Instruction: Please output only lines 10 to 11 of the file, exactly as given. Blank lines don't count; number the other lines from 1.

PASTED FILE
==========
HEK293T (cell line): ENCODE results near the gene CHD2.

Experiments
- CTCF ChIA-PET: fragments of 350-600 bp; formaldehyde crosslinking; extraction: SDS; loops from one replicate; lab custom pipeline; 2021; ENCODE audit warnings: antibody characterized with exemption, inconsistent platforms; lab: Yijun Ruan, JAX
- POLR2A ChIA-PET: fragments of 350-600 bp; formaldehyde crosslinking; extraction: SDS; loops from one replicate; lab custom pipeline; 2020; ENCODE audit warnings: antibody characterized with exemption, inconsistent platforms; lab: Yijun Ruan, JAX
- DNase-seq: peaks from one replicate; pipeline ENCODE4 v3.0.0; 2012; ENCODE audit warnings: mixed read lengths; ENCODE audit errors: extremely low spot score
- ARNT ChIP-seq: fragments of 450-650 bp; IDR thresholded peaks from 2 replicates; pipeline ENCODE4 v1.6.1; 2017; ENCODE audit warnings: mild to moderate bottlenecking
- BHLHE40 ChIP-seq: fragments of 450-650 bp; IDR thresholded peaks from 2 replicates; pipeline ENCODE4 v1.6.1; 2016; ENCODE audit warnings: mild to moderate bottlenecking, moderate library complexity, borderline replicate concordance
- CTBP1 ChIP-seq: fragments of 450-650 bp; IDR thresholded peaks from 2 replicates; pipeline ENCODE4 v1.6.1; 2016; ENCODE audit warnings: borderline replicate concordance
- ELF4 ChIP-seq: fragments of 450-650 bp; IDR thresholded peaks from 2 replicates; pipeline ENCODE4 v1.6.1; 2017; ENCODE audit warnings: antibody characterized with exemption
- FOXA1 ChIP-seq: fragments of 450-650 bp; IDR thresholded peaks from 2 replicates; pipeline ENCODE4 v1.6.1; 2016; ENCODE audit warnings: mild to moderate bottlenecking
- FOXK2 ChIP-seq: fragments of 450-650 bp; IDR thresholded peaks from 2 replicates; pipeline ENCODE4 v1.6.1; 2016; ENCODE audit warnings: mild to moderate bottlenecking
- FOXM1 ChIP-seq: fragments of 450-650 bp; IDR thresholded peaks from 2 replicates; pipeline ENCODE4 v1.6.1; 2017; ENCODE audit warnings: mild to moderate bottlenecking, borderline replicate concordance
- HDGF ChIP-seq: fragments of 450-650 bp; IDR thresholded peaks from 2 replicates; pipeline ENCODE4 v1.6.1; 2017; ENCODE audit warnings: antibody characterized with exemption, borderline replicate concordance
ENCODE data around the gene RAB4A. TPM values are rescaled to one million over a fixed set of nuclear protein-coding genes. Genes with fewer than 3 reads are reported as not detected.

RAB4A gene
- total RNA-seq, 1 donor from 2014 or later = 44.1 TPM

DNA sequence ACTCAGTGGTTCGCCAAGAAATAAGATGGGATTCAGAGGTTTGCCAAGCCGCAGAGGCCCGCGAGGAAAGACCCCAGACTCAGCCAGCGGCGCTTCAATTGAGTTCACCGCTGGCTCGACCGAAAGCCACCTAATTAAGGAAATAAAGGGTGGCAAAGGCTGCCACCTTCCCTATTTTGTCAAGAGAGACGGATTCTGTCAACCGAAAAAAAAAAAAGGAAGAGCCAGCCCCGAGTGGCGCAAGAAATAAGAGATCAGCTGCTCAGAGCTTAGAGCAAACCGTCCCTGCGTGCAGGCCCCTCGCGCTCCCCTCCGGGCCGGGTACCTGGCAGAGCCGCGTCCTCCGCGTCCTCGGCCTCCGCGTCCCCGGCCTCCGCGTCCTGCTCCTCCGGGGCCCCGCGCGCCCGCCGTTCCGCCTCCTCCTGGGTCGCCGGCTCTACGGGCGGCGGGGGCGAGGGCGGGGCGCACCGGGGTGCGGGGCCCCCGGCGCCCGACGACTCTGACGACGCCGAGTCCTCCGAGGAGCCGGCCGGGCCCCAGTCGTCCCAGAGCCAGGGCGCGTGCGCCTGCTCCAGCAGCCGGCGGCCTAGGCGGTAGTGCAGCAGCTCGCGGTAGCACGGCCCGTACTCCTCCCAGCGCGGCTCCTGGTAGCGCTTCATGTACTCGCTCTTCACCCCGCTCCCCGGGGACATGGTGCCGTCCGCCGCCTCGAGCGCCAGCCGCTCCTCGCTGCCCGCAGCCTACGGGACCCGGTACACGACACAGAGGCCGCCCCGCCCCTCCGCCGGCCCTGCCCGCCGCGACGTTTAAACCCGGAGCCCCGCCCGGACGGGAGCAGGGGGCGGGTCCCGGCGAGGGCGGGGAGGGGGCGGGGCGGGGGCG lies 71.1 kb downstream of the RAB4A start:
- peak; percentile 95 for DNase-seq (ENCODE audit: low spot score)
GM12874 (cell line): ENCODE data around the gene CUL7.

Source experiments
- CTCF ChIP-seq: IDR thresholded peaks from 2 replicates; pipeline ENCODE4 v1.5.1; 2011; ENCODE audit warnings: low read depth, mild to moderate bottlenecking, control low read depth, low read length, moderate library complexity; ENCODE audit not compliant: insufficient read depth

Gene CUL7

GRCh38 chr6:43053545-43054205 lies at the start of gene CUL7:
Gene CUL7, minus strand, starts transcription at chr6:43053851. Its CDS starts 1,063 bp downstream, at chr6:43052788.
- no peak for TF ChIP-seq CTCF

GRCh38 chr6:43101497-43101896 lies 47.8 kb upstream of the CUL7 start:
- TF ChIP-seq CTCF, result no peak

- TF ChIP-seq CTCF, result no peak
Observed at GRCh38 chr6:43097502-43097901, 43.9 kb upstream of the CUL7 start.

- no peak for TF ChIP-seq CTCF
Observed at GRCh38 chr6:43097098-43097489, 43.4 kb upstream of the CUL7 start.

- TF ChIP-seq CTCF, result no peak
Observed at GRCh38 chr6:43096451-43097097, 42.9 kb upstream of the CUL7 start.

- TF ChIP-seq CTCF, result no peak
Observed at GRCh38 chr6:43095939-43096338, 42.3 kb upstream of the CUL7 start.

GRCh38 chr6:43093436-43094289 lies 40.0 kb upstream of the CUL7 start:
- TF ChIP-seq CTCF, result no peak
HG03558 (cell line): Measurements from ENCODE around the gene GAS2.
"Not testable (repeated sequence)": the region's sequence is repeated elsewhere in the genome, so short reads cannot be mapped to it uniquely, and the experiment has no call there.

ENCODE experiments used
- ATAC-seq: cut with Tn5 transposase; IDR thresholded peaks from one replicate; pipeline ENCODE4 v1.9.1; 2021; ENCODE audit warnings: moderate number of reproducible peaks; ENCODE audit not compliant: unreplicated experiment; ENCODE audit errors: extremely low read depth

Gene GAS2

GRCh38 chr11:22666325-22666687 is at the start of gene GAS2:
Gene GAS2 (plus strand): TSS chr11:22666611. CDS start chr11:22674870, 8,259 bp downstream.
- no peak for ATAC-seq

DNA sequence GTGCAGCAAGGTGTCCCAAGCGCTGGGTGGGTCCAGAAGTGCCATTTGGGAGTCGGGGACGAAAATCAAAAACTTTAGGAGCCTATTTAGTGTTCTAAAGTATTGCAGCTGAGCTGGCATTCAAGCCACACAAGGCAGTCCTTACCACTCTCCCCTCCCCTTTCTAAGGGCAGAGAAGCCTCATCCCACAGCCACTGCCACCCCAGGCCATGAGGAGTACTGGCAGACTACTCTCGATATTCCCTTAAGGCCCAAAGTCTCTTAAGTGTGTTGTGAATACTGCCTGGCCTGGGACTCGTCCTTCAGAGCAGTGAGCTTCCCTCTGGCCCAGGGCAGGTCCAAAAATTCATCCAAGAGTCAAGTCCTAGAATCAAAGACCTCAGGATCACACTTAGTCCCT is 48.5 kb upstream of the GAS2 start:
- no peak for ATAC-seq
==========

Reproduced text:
- FOXA1 ChIP-seq: fragments of 450-650 bp; IDR thresholded peaks from 2 replicates; pipeline ENCODE4 v1.6.1; 2016; ENCODE audit warnings: mild to moderate bottlenecking
- FOXK2 ChIP-seq: fragments of 450-650 bp; IDR thresholded peaks from 2 replicates; pipeline ENCODE4 v1.6.1; 2016; ENCODE audit warnings: mild to moderate bottlenecking